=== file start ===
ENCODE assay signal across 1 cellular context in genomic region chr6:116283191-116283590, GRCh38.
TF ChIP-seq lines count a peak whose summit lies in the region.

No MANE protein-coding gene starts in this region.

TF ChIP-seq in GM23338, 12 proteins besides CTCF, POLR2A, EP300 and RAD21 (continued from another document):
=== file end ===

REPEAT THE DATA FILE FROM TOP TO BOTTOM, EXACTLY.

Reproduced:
ENCODE assay signal across 1 cellular context in genomic region chr6:116283191-116283590, GRCh38.
TF ChIP-seq lines count a peak whose summit lies in the region.

No MANE protein-coding gene starts in this region.

TF ChIP-seq in GM23338, 12 proteins besides CTCF, POLR2A, EP300 and RAD21 (continued from another document):